B1 to (cause someone to) become less active and more calm and happy, or to (cause a part of the body to) become less stiff:

After work she relaxed with a cup of tea and the newspaper.

A good massage will relax your tired muscles.

He relaxed his grip on my arm (= he began to hold it less tightly) .


relax / rɪˈlæks / verb [ T ] (RULE)

to make a rule or control less severe:

Two weeks after the police relaxed security at the airports, there was a bomb attack.

© Cambridge University Press 2013

Collins COBUILD Advanced Learner’s English Dictionary


 relaxes, relaxing, relaxed

 1) V-ERG If you relax or if something relaxes you, you feel more calm and less worried or tense.
  I ought to relax and stop worrying about it...
  For the first time since his arrival he relaxed slightly...
  [V n] Do something that you know relaxes you.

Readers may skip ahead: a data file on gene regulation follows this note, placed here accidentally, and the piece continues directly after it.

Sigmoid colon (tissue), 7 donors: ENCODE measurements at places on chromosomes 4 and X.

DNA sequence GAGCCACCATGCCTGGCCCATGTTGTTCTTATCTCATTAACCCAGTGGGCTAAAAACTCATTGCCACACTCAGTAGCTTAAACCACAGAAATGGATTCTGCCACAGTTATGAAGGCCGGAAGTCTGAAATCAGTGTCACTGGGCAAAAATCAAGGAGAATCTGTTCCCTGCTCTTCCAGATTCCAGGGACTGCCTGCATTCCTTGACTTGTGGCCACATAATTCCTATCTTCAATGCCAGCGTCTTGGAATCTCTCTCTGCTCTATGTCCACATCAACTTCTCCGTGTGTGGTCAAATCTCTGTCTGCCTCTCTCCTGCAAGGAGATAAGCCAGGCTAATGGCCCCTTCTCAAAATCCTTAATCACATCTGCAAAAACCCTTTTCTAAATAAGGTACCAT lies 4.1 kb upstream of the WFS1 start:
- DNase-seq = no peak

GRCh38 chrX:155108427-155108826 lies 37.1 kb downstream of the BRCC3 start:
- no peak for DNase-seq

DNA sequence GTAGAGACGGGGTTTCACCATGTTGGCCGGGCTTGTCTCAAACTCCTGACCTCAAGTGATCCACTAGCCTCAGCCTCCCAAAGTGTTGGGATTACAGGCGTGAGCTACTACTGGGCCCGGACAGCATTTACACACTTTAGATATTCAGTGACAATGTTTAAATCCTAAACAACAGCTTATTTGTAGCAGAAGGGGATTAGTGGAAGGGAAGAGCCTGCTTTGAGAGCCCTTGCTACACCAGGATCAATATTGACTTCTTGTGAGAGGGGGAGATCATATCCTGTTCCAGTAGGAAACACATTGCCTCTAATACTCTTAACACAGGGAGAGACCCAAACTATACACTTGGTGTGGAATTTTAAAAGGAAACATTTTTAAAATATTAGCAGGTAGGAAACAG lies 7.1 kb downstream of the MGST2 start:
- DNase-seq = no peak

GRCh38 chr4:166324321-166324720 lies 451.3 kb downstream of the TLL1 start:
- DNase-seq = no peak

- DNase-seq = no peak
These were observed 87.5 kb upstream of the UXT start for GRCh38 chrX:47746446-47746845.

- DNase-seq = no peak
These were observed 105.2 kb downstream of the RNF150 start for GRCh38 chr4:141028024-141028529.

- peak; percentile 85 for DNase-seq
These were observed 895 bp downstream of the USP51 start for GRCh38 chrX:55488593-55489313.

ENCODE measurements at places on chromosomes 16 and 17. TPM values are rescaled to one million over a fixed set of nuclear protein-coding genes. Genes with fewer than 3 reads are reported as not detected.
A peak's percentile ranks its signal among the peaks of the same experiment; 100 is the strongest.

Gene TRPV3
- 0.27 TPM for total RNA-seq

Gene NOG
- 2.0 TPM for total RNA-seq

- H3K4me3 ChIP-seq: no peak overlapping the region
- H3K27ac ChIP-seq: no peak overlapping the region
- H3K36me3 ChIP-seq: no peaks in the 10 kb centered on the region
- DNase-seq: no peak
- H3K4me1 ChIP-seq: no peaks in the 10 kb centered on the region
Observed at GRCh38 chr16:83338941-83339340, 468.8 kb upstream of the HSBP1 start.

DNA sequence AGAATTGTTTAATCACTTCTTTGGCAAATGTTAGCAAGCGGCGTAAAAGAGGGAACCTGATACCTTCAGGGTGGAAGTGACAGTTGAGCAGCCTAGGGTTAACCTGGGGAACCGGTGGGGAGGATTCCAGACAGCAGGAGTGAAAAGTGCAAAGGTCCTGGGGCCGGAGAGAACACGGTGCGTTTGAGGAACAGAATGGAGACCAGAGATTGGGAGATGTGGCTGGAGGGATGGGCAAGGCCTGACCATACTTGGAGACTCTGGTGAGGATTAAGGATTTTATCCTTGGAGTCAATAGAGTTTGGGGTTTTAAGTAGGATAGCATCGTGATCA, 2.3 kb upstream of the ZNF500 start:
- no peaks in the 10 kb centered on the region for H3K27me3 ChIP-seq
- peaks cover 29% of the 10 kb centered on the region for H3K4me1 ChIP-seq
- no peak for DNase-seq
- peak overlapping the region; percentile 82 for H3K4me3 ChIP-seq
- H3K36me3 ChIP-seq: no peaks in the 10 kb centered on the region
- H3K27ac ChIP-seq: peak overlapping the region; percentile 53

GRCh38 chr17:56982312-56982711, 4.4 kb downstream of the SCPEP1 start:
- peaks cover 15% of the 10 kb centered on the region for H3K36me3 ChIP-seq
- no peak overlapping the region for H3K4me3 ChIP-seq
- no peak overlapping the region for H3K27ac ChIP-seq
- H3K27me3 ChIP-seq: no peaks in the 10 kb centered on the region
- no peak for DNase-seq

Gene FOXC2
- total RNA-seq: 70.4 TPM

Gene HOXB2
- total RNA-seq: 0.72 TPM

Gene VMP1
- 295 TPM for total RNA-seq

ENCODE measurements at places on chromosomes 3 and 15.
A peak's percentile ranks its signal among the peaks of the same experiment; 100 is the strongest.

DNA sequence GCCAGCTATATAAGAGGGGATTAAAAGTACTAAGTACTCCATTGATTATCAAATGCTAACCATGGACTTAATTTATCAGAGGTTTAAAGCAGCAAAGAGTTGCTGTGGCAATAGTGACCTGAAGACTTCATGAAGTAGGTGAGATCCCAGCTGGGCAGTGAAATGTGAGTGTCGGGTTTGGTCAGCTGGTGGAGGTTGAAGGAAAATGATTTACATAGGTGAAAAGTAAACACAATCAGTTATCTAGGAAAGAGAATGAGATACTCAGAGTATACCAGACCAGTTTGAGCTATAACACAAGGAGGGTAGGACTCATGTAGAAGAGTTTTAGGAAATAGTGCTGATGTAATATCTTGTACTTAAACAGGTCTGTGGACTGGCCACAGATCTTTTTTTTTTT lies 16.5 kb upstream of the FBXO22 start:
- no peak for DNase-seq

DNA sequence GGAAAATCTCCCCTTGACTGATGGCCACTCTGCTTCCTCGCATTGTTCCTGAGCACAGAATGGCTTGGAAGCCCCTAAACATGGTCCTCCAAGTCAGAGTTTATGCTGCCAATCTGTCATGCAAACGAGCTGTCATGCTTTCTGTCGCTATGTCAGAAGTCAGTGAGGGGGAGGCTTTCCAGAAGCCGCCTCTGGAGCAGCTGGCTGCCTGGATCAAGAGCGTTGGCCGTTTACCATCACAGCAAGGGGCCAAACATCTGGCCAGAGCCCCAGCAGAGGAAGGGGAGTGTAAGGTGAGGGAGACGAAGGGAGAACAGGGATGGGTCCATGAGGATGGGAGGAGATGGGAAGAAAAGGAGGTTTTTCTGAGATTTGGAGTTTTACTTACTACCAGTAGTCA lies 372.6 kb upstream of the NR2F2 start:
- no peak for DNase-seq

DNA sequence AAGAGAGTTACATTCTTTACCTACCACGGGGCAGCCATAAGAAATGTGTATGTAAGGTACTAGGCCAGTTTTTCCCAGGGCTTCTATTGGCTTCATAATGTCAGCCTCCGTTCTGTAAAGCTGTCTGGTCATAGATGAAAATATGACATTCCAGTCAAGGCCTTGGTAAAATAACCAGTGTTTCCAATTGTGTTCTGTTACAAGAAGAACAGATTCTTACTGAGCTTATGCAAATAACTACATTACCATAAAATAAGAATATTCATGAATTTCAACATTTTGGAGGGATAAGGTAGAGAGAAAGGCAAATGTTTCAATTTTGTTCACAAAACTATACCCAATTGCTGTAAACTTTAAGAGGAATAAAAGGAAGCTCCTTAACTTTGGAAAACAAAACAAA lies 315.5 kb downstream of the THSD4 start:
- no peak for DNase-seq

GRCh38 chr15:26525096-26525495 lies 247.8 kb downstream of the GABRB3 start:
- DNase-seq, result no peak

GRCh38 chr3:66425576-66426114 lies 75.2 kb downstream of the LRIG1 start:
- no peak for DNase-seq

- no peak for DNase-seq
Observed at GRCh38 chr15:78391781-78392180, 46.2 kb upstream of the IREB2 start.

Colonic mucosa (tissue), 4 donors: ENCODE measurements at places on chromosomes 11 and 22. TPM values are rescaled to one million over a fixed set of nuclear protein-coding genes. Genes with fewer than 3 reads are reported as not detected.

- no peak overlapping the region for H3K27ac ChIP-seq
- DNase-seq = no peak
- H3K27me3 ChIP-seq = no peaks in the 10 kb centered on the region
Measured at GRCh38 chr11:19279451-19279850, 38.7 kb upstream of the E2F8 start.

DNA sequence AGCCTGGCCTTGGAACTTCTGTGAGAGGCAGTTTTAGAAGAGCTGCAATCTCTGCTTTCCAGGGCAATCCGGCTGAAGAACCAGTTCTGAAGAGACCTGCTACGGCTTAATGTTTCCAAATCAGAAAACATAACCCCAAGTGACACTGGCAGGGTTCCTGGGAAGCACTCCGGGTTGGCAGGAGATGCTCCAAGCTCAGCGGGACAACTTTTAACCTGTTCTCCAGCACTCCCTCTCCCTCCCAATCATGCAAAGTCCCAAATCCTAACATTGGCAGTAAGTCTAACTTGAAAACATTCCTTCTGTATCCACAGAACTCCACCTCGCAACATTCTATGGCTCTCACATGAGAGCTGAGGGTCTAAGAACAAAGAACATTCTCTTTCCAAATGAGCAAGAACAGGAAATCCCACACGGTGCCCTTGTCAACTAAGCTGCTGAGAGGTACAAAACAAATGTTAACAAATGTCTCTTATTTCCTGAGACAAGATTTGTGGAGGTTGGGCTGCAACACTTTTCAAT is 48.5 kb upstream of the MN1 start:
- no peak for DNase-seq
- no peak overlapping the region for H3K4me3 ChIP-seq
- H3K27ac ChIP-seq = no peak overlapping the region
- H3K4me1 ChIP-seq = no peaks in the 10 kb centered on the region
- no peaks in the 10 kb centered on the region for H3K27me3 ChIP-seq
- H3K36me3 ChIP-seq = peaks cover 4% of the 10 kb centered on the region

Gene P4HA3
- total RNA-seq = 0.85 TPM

2) V-ERG When a part of your body relaxes, or when you relax it, it becomes less stiff or firm.
  [V n] Massage is used to relax muscles, relieve stress and improve the circulation...
  His face relaxes into a contented smile.
 3) VERB If you relax your grip or hold on something, you hold it less tightly than before.
  [V n] He gradually relaxed his grip on the arms of the chair.
 4) V-ERG If you relax a rule or your control over something, or if it relaxes, it becomes less firm or strong.
  Rules governing student conduct relaxed somewhat in recent years...
  [V n] How much can the President relax his grip over the nation without emboldening it to rise in open revolt?...
  [V n] Some analysts believe that the government soon will begin relaxing economic controls.

Merriam-Webster's Advanced Learner's Dictionary

Merriam-Webster's Advanced Learner's Dictionary: 


re·lax /rɪˈlæks/ verb -lax·es; -laxed; -lax·ing
1 : to become or to cause (something) to become less tense, tight, or stiff

[no obj]

• Her grip on my hand relaxed [=loosened] only after the roller coaster had come to a complete stop.
• The muscles in my neck and shoulders should relax after a nice hot shower.

[+ obj]

• When the roller coaster stopped, she relaxed [=loosened] her grip on my hand.
• A hot shower relaxed the tight muscles in my neck and shoulders.